Ten things that would guarantee the new CPC leader is a winner

Scott Gilmore: So you want to be the next prime minister? Just follow my simple list—or you’re a doomed fool.
Conservative MP Erin O’Toole asks a question during Question Period in the House of Commons on Parliament Hill in Ottawa on Friday, April 5, 2019. THE CANADIAN PRESS/Justin Tang

Every columnist holds it as a self-evident truth that any politician can be elected and then preside over a period of unmatched peace and prosperity if (and only if) the candidate adopts all the views of said columnist.

The political punditry, by definition, believe what they want is obviously what Canadians want and therefore any politician who can’t see that is a doomed fool.

I am no different. I am unshakeably confident that if the new leader of the Conservative Party of Canada simply adopts my wish list below, they would swiftly be elevated into 24 Sussex, or into whatever AirBnB that will be housing our next prime minister.

To save me the trouble of sending this to each and every candidate, I’m publishing my list here and would encourage anyone who aspires to lead this country to clip and save it in their wallet for future reference.

  1. Stop fetishizing rural Canada. Yes, I understand—working the land and living in small towns somehow imbues people with the beatific glow of “real Canadian-ness.” Nonetheless, over 70 per cent of the population now lives in a metropolitan area, and that proportion is growing. Not surprisingly, they aren’t voting Tory. In the last election the CPC was shut out of all the most densely populated ridings. If they started to focus on urban Canadians and their issues and concerns, that could change.
  2. Be Canadian. This may sound like a weird one, but consider how regionally focused the CPC has become. It is no longer a national political party, but a western alienation movement. The next leader should be able to quickly and easily explain why they can improve the lives of every Canadian, from Newfoundland to Nunavut.
  3. Understand demographics. Canada is changing. We are not only growing more urban, but we are becoming less white and less straight. The role of women in the workplace and household continues to evolve. The CPC needs to not just catch up, but get ahead of these changes. Be the party of the next generation, not just our grandparents’ generation.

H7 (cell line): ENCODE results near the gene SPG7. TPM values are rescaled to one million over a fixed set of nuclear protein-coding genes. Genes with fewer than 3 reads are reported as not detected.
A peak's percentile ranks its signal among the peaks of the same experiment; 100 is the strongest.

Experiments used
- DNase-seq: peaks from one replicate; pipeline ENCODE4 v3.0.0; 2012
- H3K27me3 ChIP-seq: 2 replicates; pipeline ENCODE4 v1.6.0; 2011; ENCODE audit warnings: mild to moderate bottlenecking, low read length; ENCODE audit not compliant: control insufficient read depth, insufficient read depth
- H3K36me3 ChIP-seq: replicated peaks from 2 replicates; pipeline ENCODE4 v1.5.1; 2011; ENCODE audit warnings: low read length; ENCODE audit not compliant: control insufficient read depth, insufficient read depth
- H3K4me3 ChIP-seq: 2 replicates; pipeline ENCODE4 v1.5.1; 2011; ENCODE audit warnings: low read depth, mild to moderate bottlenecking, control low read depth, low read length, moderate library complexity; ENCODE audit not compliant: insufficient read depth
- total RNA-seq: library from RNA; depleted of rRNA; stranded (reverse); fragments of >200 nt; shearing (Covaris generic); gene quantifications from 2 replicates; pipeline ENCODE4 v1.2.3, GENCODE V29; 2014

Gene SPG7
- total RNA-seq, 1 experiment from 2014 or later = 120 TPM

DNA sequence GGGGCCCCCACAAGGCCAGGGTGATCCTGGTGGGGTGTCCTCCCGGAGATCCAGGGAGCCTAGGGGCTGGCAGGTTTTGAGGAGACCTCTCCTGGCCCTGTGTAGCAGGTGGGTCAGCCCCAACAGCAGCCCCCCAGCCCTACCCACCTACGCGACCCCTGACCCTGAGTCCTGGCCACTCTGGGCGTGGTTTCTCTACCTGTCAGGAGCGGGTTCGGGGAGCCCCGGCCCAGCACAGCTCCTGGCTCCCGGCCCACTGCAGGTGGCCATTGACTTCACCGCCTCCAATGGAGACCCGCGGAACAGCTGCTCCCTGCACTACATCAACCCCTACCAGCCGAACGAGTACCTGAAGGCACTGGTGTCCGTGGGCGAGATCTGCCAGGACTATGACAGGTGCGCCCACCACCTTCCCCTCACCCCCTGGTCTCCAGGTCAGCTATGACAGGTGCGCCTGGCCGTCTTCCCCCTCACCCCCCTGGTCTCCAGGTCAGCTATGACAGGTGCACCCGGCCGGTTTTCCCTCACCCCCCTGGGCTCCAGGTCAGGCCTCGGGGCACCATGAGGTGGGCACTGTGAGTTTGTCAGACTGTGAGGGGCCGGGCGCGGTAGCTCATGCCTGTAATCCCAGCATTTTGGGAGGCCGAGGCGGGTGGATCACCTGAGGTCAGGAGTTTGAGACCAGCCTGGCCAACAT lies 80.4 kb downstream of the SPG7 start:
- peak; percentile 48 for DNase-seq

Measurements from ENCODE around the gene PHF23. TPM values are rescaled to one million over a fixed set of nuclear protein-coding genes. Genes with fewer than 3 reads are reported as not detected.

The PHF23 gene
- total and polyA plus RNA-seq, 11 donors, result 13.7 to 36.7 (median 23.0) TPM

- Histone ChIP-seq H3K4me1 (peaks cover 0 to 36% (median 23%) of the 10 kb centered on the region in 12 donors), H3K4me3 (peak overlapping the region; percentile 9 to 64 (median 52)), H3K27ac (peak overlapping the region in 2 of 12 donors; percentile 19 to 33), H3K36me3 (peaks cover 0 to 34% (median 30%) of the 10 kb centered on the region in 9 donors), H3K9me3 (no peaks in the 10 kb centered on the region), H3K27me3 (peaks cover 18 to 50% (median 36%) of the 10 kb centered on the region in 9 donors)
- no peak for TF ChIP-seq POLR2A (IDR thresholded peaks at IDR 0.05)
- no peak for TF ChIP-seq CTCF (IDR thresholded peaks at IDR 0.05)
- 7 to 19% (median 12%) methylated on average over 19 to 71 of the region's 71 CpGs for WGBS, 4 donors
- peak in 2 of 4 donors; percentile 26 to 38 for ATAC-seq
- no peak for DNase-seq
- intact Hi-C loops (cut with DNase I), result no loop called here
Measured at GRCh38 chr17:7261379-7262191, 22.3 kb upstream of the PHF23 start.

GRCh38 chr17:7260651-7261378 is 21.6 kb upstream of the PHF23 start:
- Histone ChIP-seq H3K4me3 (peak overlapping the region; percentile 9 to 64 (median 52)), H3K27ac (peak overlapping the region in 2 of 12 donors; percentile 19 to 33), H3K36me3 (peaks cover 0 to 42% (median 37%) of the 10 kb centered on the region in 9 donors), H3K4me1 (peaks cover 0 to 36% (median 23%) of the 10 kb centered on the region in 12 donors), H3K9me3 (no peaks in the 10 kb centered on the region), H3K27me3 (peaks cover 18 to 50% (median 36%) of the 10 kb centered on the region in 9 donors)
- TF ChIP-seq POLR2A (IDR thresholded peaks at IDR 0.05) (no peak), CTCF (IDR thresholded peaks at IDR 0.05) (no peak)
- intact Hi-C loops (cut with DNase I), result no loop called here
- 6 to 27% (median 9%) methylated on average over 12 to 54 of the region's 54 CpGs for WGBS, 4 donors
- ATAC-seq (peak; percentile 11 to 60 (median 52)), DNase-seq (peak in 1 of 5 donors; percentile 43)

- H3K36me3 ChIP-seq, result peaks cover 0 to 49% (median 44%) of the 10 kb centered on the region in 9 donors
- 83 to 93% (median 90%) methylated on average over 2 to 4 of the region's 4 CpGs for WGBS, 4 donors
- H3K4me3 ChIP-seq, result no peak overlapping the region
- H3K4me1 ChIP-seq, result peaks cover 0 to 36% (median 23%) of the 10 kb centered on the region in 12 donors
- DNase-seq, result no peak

4. Have some shame. This country is suffering from too many politicians willing to twist their opponents’ words out of context, make promises they know they’ll never keep, throw accusations they know are untrue, and even lie outright when needed. Canadians will embrace a politician they trust, someone who is self-evidently honest, someone who can still blush.
  5. Respect Parliament. In a recent interview with Paul Wells, the new leader of the Bloc Québécois, Yves-François Blanchet, was asked about the heckling in the House of Commons. He replied that he was amazed at how poorly MPs behave, and he pointed out that the vast majority of the jack-assery is coming from the CPC benches—a fact that anyone who has sat through Question Period can attest. I want the next leader of the CPC to cut that crap out and drag the loudest mouths into his office with a simple warning: Voters deserve better. Grow up or get out.
  6. Believe in climate change. The fact this even has to be said is perhaps the greatest indictment of how far the CPC has drifted away from mainstream Canada. If every platform speech doesn’t lead with how you are going to address this crisis, then stay home. Canadians are taking this seriously and if you’re not helping you’re not needed.
  7. Believe in free markets. Another weird request, given that the Conservative Party was once seen as the champion of free markets. Now, it eschews market mechanisms like a carbon tax in favour of half-baked incentives, regulations and subsidies. Given that Bay Street is aligned with the Liberals and NDP on this issue, the CPC needs to shake its head and stop opposing any idea that isn’t its own. (Although, ironically, in this case the idea was originally proposed by the Conservative Party—but then the Liberals agreed, so…)
  8. Believe in individual liberty. Again—conservatives were once the loudest advocates for a person’s right to do whatever they damn well choose as long as it doesn’t affect others. Why have they forgotten this? I want the next leader of the CPC to not care who I sleep with, what I smoke or what gender I choose.
  9. Have a plan to share. Andrew Scheer ran on a very vague platform. Doug Ford didn’t have one at all. It would be great if you could tell voters what you are actually going to do in office, how much it will cost, and how you will pay for it. I can’t believe I have to ask for this, but here we are.
  10. Want to be prime minister. Too many CPC politicians want to be the most CPCish politician they can be, more than they want to be prime minister. They love to revel in the cheers of their hard core base, and to point fingers at other conservatives who aren’t as conservative as them. This will only keep you in opposition. So choose what you want more. (Note to Erin O’Toole: when you accuse Peter MacKay of being “Liberal-Lite”, voters just hear “electable”.)

I wanted to add “Ovaries” to my wishlist, but given that Rona Ambrose, Lisa Raitt, and other leading female members of the CPC caucus are not running, this seems unlikely. Nonetheless, it’s incredible that we are 20 years into the 21st century, and this country has still not elected a woman prime minister. And, let’s be frank, the CPC is not popular among female voters. Nominating a woman could change all of that. Maybe next time.

So, there you go boys—10 simple things you can do that will guarantee your election as prime minister. And if you disagree, you’re a doomed fool. Obviously.